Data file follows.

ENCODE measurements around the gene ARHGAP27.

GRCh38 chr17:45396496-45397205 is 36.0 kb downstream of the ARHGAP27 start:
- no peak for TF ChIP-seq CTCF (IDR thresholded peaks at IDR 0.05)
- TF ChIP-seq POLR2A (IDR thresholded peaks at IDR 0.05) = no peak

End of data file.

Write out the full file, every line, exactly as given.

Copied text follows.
ENCODE measurements around the gene ARHGAP27.

GRCh38 chr17:45396496-45397205 is 36.0 kb downstream of the ARHGAP27 start:
- no peak for TF ChIP-seq CTCF (IDR thresholded peaks at IDR 0.05)
- TF ChIP-seq POLR2A (IDR thresholded peaks at IDR 0.05) = no peak